If you’re like us, then you must be salivating over the 2015 literbike prospects. With no less than eight new bleeding-edge sportbikes on the table from both European and Japanese marques, the bar is being raised in the quest for track domination or, in the case of the Kawasaki H2 and H2R, simply having the rider experience intense acceleration like they’ve never felt before. However, there’s an interesting trend in the method in which each manufacturer is going about upping the literbike ante. More and more, a greater emphasis is placed on technology and electronics rather than hardware. Sure, hardware isn’t being ignored, but with today’s bikes making so much power, being able to harness it effectively is of utmost importance.
Rules are rules when it comes to racing, but Yamaha’s new YZF-R1 – the star of EICMA 2014 for some of us – doesn’t have to follow any of them. Things get coy when you ask how much horsepower a factory Superbike makes, and Yamaha USA doesn’t even care to divulge horsepower numbers for an off-the-shelf R1. Its European counterparts, though, make no bones about it: 200 PS, they say, which is about 197 crankshaft horsepower in a 439-pound package that looks a lot like the one Vale rides.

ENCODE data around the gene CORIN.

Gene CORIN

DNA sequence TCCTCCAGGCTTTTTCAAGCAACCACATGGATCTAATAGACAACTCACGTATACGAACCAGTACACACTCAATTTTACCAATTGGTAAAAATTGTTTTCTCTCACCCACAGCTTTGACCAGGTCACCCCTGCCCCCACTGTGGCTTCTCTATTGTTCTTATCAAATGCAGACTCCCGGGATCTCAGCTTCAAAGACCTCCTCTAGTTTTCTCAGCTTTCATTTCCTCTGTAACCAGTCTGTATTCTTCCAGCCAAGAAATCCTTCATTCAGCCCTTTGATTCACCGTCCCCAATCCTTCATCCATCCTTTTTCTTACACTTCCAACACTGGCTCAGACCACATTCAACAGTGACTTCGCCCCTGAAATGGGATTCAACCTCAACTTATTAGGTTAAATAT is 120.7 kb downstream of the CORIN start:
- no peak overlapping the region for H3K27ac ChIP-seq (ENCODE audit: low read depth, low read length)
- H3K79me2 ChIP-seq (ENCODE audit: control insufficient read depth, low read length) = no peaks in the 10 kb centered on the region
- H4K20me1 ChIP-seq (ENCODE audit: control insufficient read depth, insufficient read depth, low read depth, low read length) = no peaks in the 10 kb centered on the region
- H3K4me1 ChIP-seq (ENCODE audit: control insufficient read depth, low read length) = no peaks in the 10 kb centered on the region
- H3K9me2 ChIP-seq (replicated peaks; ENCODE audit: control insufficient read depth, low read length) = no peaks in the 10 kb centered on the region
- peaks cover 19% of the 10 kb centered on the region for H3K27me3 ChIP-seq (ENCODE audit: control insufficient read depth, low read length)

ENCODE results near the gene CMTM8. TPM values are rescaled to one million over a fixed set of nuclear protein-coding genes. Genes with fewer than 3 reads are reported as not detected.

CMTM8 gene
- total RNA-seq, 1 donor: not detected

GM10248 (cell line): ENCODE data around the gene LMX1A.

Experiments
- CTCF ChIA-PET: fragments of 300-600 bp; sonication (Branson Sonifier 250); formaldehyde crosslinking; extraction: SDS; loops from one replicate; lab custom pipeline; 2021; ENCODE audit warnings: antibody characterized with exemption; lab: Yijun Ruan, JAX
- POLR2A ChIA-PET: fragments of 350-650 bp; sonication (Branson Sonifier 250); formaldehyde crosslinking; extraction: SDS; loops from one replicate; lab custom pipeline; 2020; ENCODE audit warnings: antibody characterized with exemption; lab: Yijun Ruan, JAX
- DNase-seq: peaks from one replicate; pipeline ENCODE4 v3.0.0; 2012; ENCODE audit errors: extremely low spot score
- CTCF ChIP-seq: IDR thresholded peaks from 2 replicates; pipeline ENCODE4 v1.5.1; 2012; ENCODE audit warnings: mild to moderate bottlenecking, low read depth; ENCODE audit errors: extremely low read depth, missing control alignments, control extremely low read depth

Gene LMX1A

For as much buzz as the Kawasaki Ninja H2 is drawing, arguably the real show stopper seen during EICMA 2014 comes from the Yamaha booth and the new R1 and R1M. Derived directly from the M1 MotoGP machine Yamaha riders Jorge Lorenzo and Valentino Rossi pilot, Yamaha said bluntly the R1 was designed for the track first, street second. The Crossplane crank inline-Four is back, but that architecture is about the only thing retained from the previous R1.
We knew there were a couple new R1s coming, we reported about them in our Top 10 Bikes To See At EICMA, and here they officially are: The new YZF-R1 and limited-edition YZF-R1M. Yamaha says the two R1 models will have as big an impact on sportbikes as the original R1 had nearly two decades ago. Hyperbole we’ll examine later, but there’s certainly a lot to be excited about with these new liter class weapons. Electronics is the name of the performance game nowadays and the R1 is awash in electrons. Like Ducati’s Inertial Measurement Unit (IMU) reported earlier this morning, and similar in concept to the system first seen on KTM’s 1190 Adventure, Yamaha is now boasting one of its own. The six-axis IMU is responsible for banking-sensitive Traction Control, as well as Slide Control, and Anti-Wheelie Control. The 2015 R1 also boasts a quickshifter, Launch Control, ABS, and a Unified Braking System.